In Bogus v. American Speech Hearing Association, 389 F. Supp. 327, 330 (E.D.Pa. 1975), the district court held that neither the low volume of activity conducted in the district as compared with the defendant's total operation, nor the defendant's status as a nonprofit, non-stock corporation, maintaining no office or employee in the forum district, was dispositive of whether the defendant transacted business in the district.Summary of this case from Daniel v. American Bd.
Civ. A. No. 74-849.
January 10, 1975.
Carl T. Bogus, Philadelphia, Pa., for plaintiff.
Michael M. Baylson, Philadelphia, Pa., Dorothy D. Sellers, Washington, D.C., for defendant.
MEMORANDUM AND ORDER
Plaintiff has filed this action under Sections 1 and 2 of the Sherman Act ( 15 U.S.C. § 1 2) and federal and state common law against defendant, American Speech Hearing Association (ASHA), a non-profit, non-stock, scientific, and professional organization, incorporated in Kansas. Defendant has moved to dismiss this action pursuant to Fed.R.Civ.P. 12(b)(3) for improper venue and improper service or, alternatively, to transfer this action to the District of Columbia under 28 U.S.C. § 1404(a). We deny defendant's motions.
Venue and service in antitrust actions against corporate defendants are governed by Section 12 of the Clayton Act ( 15 U.S.C. § 22), as supplemented by 28 U.S.C. § 1391(c) and 1392(a) of the general venue statute. Philadelphia Housing Authority v. American Radiator Standard Sanitary Corp., 291 F. Supp. 252, 255 (E.D.Pa. 1968). Under Section 12 venue is appropriate in this District if defendant is an "inhabitant," is "found," or "transacts business" in this District.
Section 12 of the Clayton Act provides: Any suit, action, or proceeding under the antitrust laws against a corporation may be brought not only in the judicial district whereof it is an inhabitant, but also in any district wherein it may be found or transacts business; and all process in such cases may be served in the district of which it is an inhabitant, or wherever it may be found.
Defendant is not an "inhabitant" of this District because it is incorporated in Kansas and not in Pennsylvania. See Fox-Keller, Inc. v. Toyota Motor Sales, U.S.A., Inc., 338 F. Supp. 812, 814 (E.D.Pa. 1972). Defendant is not "found" in this District because it does not have agents, officers, or employees who continually carry on local activities in this District. See 291 F. Supp. at 255. We conclude, however, for the reasons set forth below that defendant does transact business in this District.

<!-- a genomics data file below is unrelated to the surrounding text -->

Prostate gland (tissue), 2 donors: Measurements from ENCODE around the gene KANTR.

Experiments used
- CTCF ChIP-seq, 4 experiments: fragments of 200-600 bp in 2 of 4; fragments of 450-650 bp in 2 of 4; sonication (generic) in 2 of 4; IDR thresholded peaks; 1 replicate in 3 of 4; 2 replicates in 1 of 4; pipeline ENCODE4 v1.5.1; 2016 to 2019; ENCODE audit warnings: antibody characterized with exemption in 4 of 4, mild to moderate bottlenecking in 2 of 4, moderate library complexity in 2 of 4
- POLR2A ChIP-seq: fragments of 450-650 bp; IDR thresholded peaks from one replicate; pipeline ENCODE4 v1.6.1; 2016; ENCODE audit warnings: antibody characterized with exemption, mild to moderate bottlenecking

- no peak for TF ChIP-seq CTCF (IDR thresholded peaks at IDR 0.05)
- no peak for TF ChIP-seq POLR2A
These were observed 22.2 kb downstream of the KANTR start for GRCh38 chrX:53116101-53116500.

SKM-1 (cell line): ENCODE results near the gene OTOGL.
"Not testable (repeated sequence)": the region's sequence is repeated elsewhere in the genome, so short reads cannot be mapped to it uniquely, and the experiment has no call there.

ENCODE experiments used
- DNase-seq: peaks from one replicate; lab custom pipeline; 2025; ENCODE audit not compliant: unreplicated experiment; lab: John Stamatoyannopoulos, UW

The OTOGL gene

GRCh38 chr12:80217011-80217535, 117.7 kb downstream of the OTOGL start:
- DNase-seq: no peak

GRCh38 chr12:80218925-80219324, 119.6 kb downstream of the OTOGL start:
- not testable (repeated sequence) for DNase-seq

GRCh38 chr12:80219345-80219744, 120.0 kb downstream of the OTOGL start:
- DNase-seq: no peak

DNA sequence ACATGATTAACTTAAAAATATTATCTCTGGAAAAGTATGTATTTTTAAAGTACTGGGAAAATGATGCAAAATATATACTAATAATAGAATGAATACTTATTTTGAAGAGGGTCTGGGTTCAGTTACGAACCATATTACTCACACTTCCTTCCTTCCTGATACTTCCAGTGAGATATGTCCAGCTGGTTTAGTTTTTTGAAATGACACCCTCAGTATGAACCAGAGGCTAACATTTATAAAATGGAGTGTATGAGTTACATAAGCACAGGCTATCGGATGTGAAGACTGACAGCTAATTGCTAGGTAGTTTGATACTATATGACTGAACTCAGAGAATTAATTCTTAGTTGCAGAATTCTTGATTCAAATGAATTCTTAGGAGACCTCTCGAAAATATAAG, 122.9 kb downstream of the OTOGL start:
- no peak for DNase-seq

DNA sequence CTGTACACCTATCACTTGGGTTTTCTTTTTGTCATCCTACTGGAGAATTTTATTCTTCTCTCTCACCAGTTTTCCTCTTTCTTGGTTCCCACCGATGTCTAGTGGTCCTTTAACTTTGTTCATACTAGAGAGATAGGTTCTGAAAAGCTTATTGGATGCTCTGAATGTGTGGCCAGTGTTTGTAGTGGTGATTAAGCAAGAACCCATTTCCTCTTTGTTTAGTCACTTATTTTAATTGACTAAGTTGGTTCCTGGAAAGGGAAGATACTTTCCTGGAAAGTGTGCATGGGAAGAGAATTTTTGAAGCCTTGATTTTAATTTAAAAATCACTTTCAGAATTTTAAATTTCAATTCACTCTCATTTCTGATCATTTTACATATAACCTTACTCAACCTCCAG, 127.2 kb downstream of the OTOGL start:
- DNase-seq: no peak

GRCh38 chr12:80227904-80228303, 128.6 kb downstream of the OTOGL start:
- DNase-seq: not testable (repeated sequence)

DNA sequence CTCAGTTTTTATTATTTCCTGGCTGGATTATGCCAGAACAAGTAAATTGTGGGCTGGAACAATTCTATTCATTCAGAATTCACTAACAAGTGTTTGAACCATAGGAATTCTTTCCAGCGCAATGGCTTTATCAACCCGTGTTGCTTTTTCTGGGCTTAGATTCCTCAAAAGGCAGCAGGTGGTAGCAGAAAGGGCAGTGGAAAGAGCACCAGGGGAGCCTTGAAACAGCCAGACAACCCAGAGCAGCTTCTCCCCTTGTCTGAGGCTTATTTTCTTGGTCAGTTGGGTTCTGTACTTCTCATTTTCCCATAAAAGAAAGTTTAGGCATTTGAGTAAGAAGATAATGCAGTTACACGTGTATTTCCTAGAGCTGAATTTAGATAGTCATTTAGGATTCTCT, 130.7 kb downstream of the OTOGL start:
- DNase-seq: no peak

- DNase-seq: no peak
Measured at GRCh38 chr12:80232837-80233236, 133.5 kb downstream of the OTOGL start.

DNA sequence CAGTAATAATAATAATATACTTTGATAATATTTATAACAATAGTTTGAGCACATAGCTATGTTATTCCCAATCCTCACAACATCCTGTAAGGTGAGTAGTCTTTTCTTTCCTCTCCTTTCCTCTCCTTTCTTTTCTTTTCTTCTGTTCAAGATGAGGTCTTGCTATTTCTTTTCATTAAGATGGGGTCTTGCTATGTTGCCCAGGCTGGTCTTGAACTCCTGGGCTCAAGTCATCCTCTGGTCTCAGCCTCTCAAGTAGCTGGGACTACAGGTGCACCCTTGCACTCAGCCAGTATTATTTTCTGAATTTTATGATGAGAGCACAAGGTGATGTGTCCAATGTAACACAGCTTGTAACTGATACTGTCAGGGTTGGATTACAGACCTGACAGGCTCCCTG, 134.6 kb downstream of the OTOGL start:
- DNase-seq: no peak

There is little legislative history to guide us in determining the meaning of the term "transacts business" or the extent to which Section 12 was intended to broaden venue. Note, "Antitrust Venue: Transacting Business Under the Clayton Act," 55 Geo.L.J. 1066 (1966). In Eastman Kodak Co. v. Southern Photo Materials Co., 273 U.S. 359, 373, 47 S.Ct. 400, 403, 71 L.Ed. 684 (1927), the Supreme Court stated that "a corporation is engaged in transacting business in a district . . . if in fact, in the ordinary and usual sense, it `transacts business' therein of any substantial character." In United States v. Scophony Corp. of America, 333 U.S. 795, 807, 68 S.Ct. 855, 862, 92 L.Ed. 1091 (1948), the Supreme Court reaffirmed this interpretation of Eastman Kodak, stating that "the practical, everyday business or commercial concept of doing or carrying on business `of any substantial character' became the test of venue."
This test mandates a case by case factual inquiry to determine whether, from a practical business standpoint, some amount of business continuity, more than a few isolated and peripheral contacts with this district exists. Eastern Pre-Cast Corporation v. Grant Portland Cement Company, 311 F. Supp. 896, 897 (E.D.Pa. 1970). From an examination of the pleadings certain facts are clear. Defendant is a non-profit, non-stock, scientific, and professional organization, incorporated in Kansas, maintaining no office or employees in this District. Defendant's goals are to encourage basic research and scientific study of human communication and disorders, stimulate exchange of information about human communication through conventions, publications, and other continuing professional education activities, promote investigation of clinical procedures used in treating communication disorders, maintain high standards of clinical competence for professionals providing services to the public, and encourage the development of comprehensive clinical service programs. Defendant provides information and assistance to members, to state and federal government agencies, and to the general public in areas concerning the profession and its related activities. Defendant is the accrediting agent for college and university programs offering master's degrees in speech pathology and audiology and programs offering clinical services in speech pathology and audiology to the public. Defendant requires that all members subscribe to a code of ethics, and new members hold advance degrees or their equivalent in speech pathology, audiology, or speech and hearing science or a graduate degree in an allied discipline and have demonstrated an interest in communication disorders. Only members who have met requirements for the certificate of clinical competence may provide clinical services in speech pathology and audiology. By maintaining high standards for its certified members, accredited clinics, and accredited university graduate education programs, defendant attempts to protect the public. Defendant has a total of 18,621 members of which 393 reside in this District. Of a total of 925 academic and clinical service programs evaluated by defendant, 15 are in this District. Only a small percentage of conferences and workshops conducted by defendant have been held in this District. Over the past four years less than $6000, representing approximately 3.13% of defendant's total advertising revenue, was received from this District. In the first quarter of 1974 approximately 8.47% of defendant's total advertising revenue was received from this District.